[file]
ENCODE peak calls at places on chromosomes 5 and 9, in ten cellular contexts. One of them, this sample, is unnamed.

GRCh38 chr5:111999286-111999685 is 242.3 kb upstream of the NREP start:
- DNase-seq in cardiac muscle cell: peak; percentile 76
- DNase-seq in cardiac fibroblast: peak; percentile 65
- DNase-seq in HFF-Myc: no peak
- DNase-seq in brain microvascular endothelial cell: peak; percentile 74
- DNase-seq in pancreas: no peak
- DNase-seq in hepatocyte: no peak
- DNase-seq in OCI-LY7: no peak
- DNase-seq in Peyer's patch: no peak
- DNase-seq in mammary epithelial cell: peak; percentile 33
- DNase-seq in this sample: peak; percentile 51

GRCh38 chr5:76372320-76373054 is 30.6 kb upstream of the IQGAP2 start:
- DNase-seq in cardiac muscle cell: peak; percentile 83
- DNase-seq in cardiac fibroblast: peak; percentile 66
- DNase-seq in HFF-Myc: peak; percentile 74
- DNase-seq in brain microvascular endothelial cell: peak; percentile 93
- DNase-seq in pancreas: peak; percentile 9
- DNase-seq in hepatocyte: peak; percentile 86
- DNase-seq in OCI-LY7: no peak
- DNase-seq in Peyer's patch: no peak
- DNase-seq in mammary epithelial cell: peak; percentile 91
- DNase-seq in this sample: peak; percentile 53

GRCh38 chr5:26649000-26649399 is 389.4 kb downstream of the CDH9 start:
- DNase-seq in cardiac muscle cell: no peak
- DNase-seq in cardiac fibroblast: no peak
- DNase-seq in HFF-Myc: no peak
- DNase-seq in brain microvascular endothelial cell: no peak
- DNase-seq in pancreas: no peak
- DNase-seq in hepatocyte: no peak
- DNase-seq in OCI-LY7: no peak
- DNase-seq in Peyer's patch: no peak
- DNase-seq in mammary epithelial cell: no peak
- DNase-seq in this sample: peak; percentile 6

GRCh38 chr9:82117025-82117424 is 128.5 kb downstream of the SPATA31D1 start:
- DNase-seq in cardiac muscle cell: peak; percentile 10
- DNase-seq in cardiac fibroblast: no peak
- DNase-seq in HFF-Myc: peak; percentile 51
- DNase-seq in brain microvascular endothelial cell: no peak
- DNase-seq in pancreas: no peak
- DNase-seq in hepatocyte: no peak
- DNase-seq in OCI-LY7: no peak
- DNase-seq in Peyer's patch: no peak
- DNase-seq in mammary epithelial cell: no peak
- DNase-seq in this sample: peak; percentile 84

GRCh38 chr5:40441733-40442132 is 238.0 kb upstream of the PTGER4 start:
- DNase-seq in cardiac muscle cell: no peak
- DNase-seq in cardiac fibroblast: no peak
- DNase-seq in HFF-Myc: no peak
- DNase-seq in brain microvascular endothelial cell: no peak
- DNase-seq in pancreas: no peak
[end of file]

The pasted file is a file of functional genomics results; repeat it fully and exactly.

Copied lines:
ENCODE peak calls at places on chromosomes 5 and 9, in ten cellular contexts. One of them, this sample, is unnamed.

GRCh38 chr5:111999286-111999685 is 242.3 kb upstream of the NREP start:
- DNase-seq in cardiac muscle cell: peak; percentile 76
- DNase-seq in cardiac fibroblast: peak; percentile 65
- DNase-seq in HFF-Myc: no peak
- DNase-seq in brain microvascular endothelial cell: peak; percentile 74
- DNase-seq in pancreas: no peak
- DNase-seq in hepatocyte: no peak
- DNase-seq in OCI-LY7: no peak
- DNase-seq in Peyer's patch: no peak
- DNase-seq in mammary epithelial cell: peak; percentile 33
- DNase-seq in this sample: peak; percentile 51

GRCh38 chr5:76372320-76373054 is 30.6 kb upstream of the IQGAP2 start:
- DNase-seq in cardiac muscle cell: peak; percentile 83
- DNase-seq in cardiac fibroblast: peak; percentile 66
- DNase-seq in HFF-Myc: peak; percentile 74
- DNase-seq in brain microvascular endothelial cell: peak; percentile 93
- DNase-seq in pancreas: peak; percentile 9
- DNase-seq in hepatocyte: peak; percentile 86
- DNase-seq in OCI-LY7: no peak
- DNase-seq in Peyer's patch: no peak
- DNase-seq in mammary epithelial cell: peak; percentile 91
- DNase-seq in this sample: peak; percentile 53

GRCh38 chr5:26649000-26649399 is 389.4 kb downstream of the CDH9 start:
- DNase-seq in cardiac muscle cell: no peak
- DNase-seq in cardiac fibroblast: no peak
- DNase-seq in HFF-Myc: no peak
- DNase-seq in brain microvascular endothelial cell: no peak
- DNase-seq in pancreas: no peak
- DNase-seq in hepatocyte: no peak
- DNase-seq in OCI-LY7: no peak
- DNase-seq in Peyer's patch: no peak
- DNase-seq in mammary epithelial cell: no peak
- DNase-seq in this sample: peak; percentile 6

GRCh38 chr9:82117025-82117424 is 128.5 kb downstream of the SPATA31D1 start:
- DNase-seq in cardiac muscle cell: peak; percentile 10
- DNase-seq in cardiac fibroblast: no peak
- DNase-seq in HFF-Myc: peak; percentile 51
- DNase-seq in brain microvascular endothelial cell: no peak
- DNase-seq in pancreas: no peak
- DNase-seq in hepatocyte: no peak
- DNase-seq in OCI-LY7: no peak
- DNase-seq in Peyer's patch: no peak
- DNase-seq in mammary epithelial cell: no peak
- DNase-seq in this sample: peak; percentile 84

GRCh38 chr5:40441733-40442132 is 238.0 kb upstream of the PTGER4 start:
- DNase-seq in cardiac muscle cell: no peak
- DNase-seq in cardiac fibroblast: no peak
- DNase-seq in HFF-Myc: no peak
- DNase-seq in brain microvascular endothelial cell: no peak
- DNase-seq in pancreas: no peak